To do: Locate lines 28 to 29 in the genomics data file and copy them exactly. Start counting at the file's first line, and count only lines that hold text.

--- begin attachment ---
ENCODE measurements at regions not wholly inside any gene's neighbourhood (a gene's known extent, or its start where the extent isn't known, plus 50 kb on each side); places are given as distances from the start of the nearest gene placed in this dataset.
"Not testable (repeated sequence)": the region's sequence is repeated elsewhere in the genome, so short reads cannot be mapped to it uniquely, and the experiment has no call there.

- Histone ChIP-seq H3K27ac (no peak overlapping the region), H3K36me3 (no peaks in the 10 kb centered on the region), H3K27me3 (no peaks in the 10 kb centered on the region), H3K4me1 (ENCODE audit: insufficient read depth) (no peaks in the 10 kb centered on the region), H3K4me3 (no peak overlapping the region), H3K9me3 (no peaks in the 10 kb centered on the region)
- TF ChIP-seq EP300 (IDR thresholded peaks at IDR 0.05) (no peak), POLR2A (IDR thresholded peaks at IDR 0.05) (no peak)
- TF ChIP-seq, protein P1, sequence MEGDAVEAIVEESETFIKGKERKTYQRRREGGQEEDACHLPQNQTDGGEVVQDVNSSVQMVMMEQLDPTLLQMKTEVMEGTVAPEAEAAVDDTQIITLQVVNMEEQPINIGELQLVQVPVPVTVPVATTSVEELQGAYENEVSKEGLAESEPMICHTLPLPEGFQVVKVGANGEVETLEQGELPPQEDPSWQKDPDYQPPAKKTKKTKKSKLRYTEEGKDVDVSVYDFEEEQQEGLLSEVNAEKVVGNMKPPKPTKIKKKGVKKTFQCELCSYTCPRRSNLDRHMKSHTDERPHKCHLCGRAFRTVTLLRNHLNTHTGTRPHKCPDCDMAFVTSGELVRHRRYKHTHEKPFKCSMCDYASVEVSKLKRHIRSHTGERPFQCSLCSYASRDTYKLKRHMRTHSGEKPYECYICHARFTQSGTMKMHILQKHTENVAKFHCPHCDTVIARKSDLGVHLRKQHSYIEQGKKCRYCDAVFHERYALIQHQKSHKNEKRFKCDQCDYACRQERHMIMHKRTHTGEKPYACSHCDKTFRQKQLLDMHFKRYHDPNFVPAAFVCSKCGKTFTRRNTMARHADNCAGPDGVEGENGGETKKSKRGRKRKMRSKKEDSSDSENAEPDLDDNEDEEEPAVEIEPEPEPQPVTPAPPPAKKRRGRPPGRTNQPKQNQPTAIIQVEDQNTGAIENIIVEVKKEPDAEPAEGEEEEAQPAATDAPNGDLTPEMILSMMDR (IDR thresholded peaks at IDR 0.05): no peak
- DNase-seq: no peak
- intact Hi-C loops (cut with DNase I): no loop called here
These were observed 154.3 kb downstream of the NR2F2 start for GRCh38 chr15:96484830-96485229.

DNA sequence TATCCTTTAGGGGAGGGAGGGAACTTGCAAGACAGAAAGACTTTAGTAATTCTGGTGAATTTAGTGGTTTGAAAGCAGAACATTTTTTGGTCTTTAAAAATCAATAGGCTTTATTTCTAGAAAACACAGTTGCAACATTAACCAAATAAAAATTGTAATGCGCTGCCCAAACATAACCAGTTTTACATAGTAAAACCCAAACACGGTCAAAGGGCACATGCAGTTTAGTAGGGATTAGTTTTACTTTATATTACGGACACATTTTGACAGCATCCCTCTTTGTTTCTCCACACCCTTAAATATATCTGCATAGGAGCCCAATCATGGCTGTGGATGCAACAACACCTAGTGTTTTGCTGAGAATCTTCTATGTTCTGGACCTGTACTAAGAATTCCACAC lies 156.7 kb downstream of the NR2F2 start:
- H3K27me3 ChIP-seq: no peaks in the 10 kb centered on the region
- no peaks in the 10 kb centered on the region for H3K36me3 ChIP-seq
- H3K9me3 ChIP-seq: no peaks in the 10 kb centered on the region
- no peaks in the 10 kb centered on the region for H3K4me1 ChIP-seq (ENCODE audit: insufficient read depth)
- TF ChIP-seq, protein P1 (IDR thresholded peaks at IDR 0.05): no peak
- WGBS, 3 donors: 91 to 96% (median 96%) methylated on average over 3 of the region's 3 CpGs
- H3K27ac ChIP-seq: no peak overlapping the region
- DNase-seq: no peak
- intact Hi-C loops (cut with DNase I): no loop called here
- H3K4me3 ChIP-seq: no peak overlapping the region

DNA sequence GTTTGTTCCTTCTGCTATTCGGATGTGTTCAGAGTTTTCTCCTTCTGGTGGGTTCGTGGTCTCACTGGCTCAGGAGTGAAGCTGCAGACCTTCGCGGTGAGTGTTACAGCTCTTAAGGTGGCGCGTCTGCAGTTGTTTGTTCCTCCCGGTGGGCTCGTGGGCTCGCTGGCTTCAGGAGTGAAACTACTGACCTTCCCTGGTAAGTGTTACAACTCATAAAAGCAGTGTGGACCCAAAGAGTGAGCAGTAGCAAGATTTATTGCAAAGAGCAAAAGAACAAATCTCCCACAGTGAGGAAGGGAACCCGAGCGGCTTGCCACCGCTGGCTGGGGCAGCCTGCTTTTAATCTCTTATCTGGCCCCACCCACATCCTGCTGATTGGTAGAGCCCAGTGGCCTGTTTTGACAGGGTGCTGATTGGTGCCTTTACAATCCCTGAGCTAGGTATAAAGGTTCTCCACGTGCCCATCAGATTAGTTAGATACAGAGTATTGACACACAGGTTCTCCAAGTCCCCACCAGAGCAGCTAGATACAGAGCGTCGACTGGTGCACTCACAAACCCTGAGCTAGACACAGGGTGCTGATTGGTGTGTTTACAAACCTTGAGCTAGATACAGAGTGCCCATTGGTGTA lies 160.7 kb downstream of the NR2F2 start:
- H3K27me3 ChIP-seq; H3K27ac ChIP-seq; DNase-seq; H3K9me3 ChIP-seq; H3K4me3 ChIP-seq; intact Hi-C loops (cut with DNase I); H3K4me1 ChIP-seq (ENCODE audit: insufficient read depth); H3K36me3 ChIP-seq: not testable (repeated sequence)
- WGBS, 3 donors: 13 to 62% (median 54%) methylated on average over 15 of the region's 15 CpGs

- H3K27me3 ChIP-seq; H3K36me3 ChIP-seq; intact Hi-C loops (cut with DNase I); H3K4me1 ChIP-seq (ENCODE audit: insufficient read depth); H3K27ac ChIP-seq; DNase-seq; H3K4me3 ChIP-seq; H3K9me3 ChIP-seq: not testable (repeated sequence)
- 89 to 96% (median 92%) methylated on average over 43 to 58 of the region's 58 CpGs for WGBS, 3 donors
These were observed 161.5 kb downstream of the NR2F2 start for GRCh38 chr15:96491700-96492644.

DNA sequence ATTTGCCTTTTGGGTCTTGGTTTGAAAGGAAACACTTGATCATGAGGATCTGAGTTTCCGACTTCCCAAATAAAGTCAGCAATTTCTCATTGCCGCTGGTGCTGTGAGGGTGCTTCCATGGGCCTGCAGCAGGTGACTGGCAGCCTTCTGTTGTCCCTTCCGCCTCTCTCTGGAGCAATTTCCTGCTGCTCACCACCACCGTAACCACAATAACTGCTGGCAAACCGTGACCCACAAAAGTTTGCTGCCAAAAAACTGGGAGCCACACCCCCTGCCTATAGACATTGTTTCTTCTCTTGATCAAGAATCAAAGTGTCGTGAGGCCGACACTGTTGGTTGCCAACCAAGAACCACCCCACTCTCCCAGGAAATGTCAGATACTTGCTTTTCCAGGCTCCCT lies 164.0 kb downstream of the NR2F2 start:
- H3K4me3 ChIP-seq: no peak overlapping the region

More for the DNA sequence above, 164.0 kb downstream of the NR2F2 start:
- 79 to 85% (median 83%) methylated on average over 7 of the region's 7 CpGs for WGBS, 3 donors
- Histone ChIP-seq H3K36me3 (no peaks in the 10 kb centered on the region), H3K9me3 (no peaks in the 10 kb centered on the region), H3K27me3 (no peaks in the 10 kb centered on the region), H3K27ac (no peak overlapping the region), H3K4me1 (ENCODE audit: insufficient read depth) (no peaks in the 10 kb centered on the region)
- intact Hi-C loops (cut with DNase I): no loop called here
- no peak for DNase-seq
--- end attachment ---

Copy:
More for the DNA sequence above, 164.0 kb downstream of the NR2F2 start:
- 79 to 85% (median 83%) methylated on average over 7 of the region's 7 CpGs for WGBS, 3 donors